In the spring of 2014, shop owner Tim Beavin bought the contents of a storage unit at an auction in Essex Junction, VT, and made a stunning discovery.

On its own, the unit already was a good buy at $660. It contained carefully packed moving boxes chock-full of artwork and antiques that easily could be sold on eBay or at his vintage shop, Old School Cool, in Montpelier, VT. One item in particular, however, set Beavin’s heart racing.

It was a framed oil painting of a young woman titled “Little Rose.” A plaque on the frame bore the name of James McNeill Whistler, the famed 19th century portrait painter.

Whistler’s works are highly coveted in the art world. He’s best known for “Whistler’s Mother,” a stark portrait depicting his mother in a rocking chair. Even minor works by the artist are worth a small fortune, such as a pastel drawing that fetched $650,500 at an auction in 2012.

But Beavin faced a problem, and it was a big one—proving that Whistler actually painted “Little Rose.”

“Imagine scratching a lottery ticket and it just says ‘winner,’ with no dollar amount. I couldn’t sleep at night,” Beavin told The SpareFoot Blog.


Pieces of a Puzzle

Tim Beavin
Tim Beavin is looking for clues regarding who painted “Little Rose.”

Beavin’s first stop was Whistler expert Margaret MacDonald at Scotland’s University of Glasgow. Without a paper trail, MacDonald couldn’t authenticate the painting, but she couldn’t deny that it was painted by Whistler, either.

“She thought that the style was a little bit different,” Beavin said. “She made it clear that it was just an opinion.”

Beavin said one auction house told him that without overwhelming evidence, experts wouldn’t authenticate a painting for fear of getting sued. In the absence of authentication, Beavin started doing his research. (An authenticated Whistler painting, “Little Rose of Lyme Regis,” is housed at the Museum of Fine Arts in Boston, MA.)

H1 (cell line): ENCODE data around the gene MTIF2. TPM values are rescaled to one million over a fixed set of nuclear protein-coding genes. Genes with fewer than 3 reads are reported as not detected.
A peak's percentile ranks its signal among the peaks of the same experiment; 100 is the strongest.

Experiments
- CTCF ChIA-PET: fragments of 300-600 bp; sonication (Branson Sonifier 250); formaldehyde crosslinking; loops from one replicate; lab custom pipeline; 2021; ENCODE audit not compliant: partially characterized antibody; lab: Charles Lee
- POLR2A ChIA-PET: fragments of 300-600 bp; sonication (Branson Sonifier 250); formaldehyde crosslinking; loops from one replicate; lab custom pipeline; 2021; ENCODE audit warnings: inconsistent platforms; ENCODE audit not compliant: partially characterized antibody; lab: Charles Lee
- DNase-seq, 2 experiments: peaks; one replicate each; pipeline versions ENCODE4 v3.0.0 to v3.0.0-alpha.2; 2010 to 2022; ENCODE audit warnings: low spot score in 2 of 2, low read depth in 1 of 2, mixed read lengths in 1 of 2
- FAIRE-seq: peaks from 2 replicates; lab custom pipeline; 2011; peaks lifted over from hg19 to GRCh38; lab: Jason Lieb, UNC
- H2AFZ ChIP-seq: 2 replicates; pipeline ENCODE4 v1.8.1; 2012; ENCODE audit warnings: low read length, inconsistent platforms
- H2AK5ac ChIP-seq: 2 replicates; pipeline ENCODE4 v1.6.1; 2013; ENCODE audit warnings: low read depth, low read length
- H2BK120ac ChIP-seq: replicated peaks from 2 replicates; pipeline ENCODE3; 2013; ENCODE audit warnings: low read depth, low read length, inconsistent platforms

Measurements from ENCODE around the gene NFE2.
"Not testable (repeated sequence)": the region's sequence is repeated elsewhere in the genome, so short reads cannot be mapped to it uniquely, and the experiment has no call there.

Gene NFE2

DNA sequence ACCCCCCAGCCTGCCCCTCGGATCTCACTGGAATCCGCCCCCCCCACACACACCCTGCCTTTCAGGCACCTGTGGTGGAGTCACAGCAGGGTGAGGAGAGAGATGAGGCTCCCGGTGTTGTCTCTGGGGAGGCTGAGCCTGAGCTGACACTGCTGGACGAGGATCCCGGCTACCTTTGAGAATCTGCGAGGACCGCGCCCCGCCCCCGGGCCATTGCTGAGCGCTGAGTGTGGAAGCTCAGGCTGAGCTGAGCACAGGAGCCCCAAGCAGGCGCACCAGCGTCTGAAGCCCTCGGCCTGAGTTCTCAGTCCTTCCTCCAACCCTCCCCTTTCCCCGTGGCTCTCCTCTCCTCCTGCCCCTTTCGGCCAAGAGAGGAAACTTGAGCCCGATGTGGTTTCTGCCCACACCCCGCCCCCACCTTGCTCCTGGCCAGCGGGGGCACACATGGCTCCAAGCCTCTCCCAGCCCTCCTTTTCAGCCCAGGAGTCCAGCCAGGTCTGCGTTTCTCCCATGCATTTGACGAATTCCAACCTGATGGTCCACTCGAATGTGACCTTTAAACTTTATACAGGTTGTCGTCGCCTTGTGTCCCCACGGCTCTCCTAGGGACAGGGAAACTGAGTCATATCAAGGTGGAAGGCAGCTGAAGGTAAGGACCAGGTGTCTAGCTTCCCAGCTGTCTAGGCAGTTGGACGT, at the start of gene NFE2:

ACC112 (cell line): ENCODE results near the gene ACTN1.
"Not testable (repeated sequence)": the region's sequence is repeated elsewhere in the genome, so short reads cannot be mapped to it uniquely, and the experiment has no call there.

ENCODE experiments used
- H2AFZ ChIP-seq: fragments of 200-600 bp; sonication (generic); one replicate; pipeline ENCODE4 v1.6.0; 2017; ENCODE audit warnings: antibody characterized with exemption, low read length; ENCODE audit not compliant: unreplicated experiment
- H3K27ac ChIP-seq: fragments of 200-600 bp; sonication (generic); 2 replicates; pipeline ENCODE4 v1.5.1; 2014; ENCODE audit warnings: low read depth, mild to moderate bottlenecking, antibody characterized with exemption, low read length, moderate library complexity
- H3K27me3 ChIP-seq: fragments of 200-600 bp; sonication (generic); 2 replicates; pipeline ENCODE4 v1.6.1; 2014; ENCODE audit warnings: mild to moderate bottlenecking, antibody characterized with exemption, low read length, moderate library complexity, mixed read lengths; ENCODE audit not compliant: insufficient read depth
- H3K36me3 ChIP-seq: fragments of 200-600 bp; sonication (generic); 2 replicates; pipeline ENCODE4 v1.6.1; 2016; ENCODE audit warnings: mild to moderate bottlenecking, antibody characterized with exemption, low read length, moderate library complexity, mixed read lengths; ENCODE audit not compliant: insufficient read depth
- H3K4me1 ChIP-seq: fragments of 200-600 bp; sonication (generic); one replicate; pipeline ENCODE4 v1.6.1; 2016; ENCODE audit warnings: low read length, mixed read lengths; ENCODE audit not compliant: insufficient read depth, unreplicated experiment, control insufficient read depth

The initials G.S.M. written on the back of the painting offered the first clue. This enabled Beavin to trace the painting back to George S. Hellman, a prominent New York editor and art dealer from the early 1900s. Since then, Beavin has been poring over Hellman’s papers, which are stored at the New York Public Library.

Hellman papers
Tim Beavin’s research has led him to historic papers like these.

Combing through the papers, Beavin discovered that the painting was prized by Hellman, who got the piece from a man named Merton Clivette. Clivette purportedly acquired “Little Rose” from Whistler at the artist’s Paris studio.

“I have evidence from experts in Hellman’s time stating this painting is real, two of whom knew James McNeill Whistler personally,” Beavin said.

According to Beavin, Clivette once mentioned having some letters that the painter had written to him. Beavin said he’d love to get his hands on that correspondence.

“If any of those [letters] spoke of the painting, that is the real smoking gun,” Beavin said.


Social Call 

Little Rose
Tim Beavin has turned to Facebook to help solve the “Little Rose” mystery.

Beavin remains on his quest for supporting evidence, and he’s taken an unconventional approach to finding it.

Beavin has turned to social media to help research the painting’s history. He set up a Facebook page displaying images of the painting in hopes that someone out there might be able to help.

“Where my head is at right now, I just want to validate this,” Beavin said. “By creating this Facebook page, it also helps gives the world a chance to see this.”

Beavin plans to present his research to MacDonald once he’s sure that he’s gathered enough information.

“It may take me years to prove ‘Little Rose’ is real,” Beavin said, “but I’m enjoying the ride and all the support from everyone.”

Photos courtesy of Tim Beavin

Alexander Harris